I discovered that empathy is a natural human ability, but it looks magical because most of us are educated out of our empathic skills at a very early age.  We’re taught to ignore our emotions and focus on what people say rather than what they mean. We’re taught that the emotions are the opposite of rationality; therefore, our emotions go unheeded, dishonored, and unheard.

Because of our early training, our empathic and emotional skills tend to go underground.  But they’re never gone.  We all rely on them everyday, and we’re drawn to them in obvious and hidden ways.  For instance, if you look at most comedy, there is nearly always an empathic undercurrent.  Rude comedians often say true things we could never say and get away with it.  We laugh because the comedian is funny, but we also laugh because he or she is telling the emotional truth and not getting punished!

Of course, physical comedy also relies on our empathic skills, because there are no words and we have to decipher the situation by relying upon gesture, nuance, undercurrent, and emotion.  I have to say, though, that I can’t watch physical comedy like the show Jackass, where people continually hurt themselves in a desperate bid for laughs and attention.  Sorry, but that’s just too painful!  However, I laugh every time I see  the Monty Python fish slapping dance, so go figure.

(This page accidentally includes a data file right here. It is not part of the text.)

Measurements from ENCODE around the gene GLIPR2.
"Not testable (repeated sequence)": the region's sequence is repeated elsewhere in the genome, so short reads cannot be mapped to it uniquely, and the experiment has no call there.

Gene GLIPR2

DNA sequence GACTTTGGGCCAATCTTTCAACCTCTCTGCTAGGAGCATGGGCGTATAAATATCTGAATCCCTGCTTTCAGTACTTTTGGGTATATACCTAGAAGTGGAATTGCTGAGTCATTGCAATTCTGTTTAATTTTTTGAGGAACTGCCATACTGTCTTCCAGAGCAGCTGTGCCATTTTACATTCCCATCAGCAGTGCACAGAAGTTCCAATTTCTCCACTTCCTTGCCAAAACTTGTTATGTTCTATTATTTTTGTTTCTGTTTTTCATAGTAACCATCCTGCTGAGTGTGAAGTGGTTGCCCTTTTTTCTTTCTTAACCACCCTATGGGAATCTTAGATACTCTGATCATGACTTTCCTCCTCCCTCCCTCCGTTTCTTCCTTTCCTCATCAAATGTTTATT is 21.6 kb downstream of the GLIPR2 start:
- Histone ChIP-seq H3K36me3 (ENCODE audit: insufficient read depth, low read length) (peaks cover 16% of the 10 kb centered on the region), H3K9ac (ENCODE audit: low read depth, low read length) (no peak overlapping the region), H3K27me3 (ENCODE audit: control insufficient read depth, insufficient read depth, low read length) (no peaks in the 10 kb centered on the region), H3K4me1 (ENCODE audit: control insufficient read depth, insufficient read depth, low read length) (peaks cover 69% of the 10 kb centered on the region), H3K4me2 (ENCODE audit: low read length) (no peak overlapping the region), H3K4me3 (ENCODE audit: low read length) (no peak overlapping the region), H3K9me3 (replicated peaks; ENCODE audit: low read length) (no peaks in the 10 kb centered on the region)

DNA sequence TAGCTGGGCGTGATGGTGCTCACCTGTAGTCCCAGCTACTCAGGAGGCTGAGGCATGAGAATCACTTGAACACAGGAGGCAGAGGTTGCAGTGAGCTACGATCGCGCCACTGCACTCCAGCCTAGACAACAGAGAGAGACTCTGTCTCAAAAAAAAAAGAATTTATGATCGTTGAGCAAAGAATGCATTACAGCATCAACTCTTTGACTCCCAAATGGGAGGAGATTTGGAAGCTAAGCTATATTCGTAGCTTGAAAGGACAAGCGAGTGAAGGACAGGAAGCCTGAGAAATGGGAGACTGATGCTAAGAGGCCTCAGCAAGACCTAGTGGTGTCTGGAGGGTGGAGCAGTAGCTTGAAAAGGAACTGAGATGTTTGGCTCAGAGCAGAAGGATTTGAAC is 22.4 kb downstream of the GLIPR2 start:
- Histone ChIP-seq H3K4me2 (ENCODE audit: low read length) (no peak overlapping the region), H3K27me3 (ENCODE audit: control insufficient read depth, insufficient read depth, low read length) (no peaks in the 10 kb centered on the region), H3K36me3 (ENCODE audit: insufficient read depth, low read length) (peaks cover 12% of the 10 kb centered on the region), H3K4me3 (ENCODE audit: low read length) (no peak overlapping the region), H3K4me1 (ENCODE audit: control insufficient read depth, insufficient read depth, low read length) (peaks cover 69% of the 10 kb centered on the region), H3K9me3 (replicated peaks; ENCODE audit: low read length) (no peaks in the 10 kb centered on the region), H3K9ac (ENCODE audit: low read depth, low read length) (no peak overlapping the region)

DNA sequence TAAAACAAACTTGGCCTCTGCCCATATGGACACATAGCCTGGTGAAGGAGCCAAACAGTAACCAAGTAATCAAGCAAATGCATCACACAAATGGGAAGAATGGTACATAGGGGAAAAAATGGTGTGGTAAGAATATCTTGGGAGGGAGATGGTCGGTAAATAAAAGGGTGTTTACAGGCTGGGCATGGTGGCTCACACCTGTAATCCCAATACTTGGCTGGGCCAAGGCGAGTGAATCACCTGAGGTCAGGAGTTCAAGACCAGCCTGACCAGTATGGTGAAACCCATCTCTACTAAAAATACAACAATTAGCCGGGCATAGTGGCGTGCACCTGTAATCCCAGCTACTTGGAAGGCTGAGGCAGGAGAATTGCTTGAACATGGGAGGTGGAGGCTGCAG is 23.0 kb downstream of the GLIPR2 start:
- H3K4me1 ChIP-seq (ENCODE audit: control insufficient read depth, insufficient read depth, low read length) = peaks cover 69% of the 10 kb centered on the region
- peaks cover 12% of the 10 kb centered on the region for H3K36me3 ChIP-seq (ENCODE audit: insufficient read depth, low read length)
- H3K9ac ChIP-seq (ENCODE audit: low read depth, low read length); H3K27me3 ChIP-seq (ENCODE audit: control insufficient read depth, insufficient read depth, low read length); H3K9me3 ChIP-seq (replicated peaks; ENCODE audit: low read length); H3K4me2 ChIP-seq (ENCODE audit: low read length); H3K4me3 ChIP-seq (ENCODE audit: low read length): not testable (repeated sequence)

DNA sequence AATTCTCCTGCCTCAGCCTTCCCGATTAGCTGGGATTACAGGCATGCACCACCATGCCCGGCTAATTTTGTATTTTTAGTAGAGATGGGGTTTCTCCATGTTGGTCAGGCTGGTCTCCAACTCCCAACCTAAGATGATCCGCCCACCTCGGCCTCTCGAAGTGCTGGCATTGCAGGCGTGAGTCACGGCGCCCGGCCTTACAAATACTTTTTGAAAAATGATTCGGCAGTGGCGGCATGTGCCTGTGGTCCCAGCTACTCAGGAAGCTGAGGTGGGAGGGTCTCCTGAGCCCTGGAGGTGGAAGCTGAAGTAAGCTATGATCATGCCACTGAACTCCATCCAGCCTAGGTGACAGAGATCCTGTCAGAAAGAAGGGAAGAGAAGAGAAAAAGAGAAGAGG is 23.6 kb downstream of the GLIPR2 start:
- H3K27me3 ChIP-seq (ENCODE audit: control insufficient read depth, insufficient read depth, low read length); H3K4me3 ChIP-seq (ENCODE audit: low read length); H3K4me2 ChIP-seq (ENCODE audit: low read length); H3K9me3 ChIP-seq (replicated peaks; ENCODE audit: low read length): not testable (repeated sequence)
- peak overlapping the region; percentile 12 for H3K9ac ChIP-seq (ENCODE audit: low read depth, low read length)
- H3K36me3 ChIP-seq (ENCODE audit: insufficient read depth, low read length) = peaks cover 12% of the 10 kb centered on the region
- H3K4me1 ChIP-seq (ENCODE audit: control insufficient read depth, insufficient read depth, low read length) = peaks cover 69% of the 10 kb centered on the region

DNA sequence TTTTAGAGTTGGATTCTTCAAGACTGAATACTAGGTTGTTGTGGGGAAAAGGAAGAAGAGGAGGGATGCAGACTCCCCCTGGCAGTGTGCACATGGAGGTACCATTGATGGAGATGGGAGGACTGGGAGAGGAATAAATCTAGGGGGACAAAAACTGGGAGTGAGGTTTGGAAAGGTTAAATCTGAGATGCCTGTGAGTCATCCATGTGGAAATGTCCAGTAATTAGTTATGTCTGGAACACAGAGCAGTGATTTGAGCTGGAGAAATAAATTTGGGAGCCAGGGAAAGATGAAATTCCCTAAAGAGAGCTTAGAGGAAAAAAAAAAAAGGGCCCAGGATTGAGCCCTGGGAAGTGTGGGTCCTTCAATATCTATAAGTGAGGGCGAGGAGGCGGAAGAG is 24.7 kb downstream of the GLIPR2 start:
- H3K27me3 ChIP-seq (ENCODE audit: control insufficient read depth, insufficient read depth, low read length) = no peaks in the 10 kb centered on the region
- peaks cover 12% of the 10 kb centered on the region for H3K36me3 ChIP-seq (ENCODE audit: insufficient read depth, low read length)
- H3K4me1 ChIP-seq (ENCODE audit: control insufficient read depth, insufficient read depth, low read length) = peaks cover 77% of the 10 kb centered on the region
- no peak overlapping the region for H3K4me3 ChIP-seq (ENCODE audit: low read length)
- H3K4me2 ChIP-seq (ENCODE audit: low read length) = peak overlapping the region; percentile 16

Puns are also funny empathically, because our logical brains expect words and sentences to mean one thing — and then suddenly the words go careening off onto another tangent, and we laugh!

We’ll talk more about empaths and empathy, but since you are an empath, watch yourself closely.  When are  you aware that you’re reading gesture, nuance, undercurrent, and subtext?  When do you hear what isn’t spoken?  When do you detect an emotion that tells you something about another person — and do you work with it, or ignore it? Or is it totally situation-dependent?

How do you work with your own empathic skills?

15 Responses

  1. BA
    | Reply

    A brilliant woman educated out of her own core beliefs… Life is not so black and white. Sociology, psychology and intuitive senses can exist on the same plane.

    • Karla
      | Reply